I have memories of my grandmother, including the last time I saw her. In her house, at the doorway, saying goodbye to her children and grandchildren before she left for the hospital. I have a memory of the aftermath of her death: the adults sitting on all sides of her dining room table. Hands clasped, shaking, silent cries, worry lines carved across their faces. And the children running around, asking for bread because we were hungry, uncaring and unconcerned for why we'd all come to meet there. I learned years later the reason for that meeting--my aunts, uncles, and parents needed to discuss my grandmother's passing and what it meant for the entire family--but in the moment, it didn't make any sense. I didn't know she died. If they told me, I think I brushed it aside, not even capable of understanding it in theory.

When my grandmother died, I was too young to comprehend it. It couldn't affect me. Since then, every death I've come across--classmates, family members, acquaintances--has felt very distant, two or three or five degrees removed from where I am.

It seems like a lot of people develop a healthy fascination with morbid subject matters because it helps them accept the reality of death and tragedy. Helps them embrace the fleeting nature of life and all its joys and pains. Can't say whether or not it's the same with me. If I'm trying to understand something that hasn't yet been able to reach me. Or if this is my way of preparing.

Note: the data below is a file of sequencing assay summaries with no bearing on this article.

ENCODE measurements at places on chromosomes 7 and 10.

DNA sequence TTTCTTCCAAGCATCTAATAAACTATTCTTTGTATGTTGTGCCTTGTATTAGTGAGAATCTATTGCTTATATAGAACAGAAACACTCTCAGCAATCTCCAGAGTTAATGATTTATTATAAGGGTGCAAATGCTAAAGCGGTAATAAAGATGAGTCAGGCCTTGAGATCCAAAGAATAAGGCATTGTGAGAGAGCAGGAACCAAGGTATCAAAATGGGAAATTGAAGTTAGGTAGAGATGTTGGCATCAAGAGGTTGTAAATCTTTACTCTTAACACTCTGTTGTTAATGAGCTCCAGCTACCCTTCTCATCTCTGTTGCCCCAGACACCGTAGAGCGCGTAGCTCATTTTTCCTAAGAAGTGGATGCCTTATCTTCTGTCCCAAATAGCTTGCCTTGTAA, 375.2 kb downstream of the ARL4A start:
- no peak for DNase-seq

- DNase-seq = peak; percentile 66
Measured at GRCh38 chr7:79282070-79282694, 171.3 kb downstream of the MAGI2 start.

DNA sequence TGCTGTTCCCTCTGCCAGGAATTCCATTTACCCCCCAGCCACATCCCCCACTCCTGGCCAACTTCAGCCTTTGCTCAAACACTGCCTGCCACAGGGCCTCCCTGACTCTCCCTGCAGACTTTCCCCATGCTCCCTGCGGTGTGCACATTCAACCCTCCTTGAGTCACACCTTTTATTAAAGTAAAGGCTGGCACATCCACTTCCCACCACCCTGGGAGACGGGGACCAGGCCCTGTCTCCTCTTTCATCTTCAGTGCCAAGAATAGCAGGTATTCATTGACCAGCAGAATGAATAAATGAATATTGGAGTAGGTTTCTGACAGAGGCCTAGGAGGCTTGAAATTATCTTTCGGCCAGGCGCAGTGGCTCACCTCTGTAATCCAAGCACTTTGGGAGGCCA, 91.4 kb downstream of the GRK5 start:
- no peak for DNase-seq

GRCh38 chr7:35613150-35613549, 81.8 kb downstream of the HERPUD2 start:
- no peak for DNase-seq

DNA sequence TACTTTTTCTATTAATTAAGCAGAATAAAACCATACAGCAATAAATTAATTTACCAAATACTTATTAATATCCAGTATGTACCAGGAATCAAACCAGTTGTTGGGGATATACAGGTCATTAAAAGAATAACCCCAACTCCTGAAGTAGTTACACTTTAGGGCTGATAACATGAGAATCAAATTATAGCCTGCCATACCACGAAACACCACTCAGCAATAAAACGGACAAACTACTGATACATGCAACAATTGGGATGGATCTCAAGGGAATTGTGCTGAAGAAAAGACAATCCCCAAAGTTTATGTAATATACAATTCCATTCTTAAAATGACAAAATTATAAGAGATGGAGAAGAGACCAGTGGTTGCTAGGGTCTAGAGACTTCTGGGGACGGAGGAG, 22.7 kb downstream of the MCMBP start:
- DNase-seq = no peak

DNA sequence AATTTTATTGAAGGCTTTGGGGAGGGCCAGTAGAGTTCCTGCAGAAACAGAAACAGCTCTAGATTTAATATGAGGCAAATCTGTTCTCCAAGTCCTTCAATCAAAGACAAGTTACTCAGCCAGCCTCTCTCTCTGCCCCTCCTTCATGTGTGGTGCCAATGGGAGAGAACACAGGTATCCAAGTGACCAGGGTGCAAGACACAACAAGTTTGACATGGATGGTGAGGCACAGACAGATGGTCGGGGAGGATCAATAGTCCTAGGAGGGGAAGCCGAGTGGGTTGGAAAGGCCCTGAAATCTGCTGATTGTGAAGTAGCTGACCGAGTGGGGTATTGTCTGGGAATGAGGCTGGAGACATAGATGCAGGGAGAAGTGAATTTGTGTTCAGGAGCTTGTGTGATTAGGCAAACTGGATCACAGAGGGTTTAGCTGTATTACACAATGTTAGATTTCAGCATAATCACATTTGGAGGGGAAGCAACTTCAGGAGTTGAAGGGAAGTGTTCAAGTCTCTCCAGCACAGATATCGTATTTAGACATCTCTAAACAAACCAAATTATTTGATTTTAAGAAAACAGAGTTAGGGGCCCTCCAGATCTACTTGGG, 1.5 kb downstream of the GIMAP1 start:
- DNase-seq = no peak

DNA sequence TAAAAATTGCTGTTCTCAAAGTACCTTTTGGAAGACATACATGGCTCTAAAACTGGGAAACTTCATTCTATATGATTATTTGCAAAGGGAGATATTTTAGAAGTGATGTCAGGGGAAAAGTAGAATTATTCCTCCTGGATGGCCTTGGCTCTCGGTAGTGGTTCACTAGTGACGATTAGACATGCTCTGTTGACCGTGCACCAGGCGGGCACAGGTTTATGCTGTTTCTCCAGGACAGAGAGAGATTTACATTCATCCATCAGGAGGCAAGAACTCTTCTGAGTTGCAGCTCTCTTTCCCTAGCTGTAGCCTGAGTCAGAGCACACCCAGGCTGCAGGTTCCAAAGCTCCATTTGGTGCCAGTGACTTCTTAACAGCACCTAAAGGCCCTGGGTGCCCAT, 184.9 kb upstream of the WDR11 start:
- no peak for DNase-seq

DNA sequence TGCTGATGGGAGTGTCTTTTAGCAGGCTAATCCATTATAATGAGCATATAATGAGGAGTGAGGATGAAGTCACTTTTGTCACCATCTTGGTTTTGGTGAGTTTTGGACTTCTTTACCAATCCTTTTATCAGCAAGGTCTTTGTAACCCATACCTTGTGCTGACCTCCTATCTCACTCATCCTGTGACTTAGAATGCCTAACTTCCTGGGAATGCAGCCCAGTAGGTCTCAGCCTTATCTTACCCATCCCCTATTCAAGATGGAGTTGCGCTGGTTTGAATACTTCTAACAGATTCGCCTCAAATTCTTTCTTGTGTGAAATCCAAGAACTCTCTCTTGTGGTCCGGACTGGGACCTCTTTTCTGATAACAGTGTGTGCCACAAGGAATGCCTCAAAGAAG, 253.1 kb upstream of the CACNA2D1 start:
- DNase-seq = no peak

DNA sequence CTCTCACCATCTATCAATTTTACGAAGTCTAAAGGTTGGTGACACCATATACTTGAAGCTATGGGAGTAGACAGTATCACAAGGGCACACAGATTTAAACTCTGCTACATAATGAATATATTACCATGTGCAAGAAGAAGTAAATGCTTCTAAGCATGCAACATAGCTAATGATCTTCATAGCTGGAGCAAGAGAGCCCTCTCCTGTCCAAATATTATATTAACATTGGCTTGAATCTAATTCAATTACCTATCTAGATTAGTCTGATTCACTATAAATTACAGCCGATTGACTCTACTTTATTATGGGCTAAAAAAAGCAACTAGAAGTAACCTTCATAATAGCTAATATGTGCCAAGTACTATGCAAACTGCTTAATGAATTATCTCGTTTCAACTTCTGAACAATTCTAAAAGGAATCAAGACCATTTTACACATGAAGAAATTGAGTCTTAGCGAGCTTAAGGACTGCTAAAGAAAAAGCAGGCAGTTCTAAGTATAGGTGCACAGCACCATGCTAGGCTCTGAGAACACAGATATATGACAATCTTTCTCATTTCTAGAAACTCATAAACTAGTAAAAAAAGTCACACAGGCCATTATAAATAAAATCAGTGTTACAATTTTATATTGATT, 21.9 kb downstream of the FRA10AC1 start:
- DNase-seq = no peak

I don't think I've become desensitized to tragedy. You always hear from critics of our modern age that easy access to graphic violence--whether fictional or non--has made my entire generation apathetic and detached. I disagree. At least on a personal scale.

I don't read about Amy Lynn Bradley's disappearance or look at photographs of Jack the Ripper's victims and come out numb. It all frightens me more than you think and I'm not trying to get over that fear. I let it linger, feeding it again and again with more stories, and tapes, and documentations.

It's not apathy I'm trying to induce. Or caution as I previously thought. But I can't say it's acceptance either. I don't want to resign myself to these tragedies, to just accept that horror as an unavoidable part of humanity.

I gather these stories and these images--and lock them away in little memory boxes--and sometimes I wonder what they're leading up to. If they're leading up to anything at all.

(And if you want to go to the Museum of Death with me, go ahead and ask. I'll hold your hand through it. Or maybe I'll need you to hold mine. Start to finish).

No comments:

Post a Comment

"Science and science fiction have done a kind of dance over the last century... The scientists make a finding. It inspires science fiction writers to write about it, and a host of young people read the science fiction and are excited, and inspired to become scientists...which they do, which then feeds again into another generation of science fiction and science..."
- Carl Sagan, in his message to future explorers of Mars.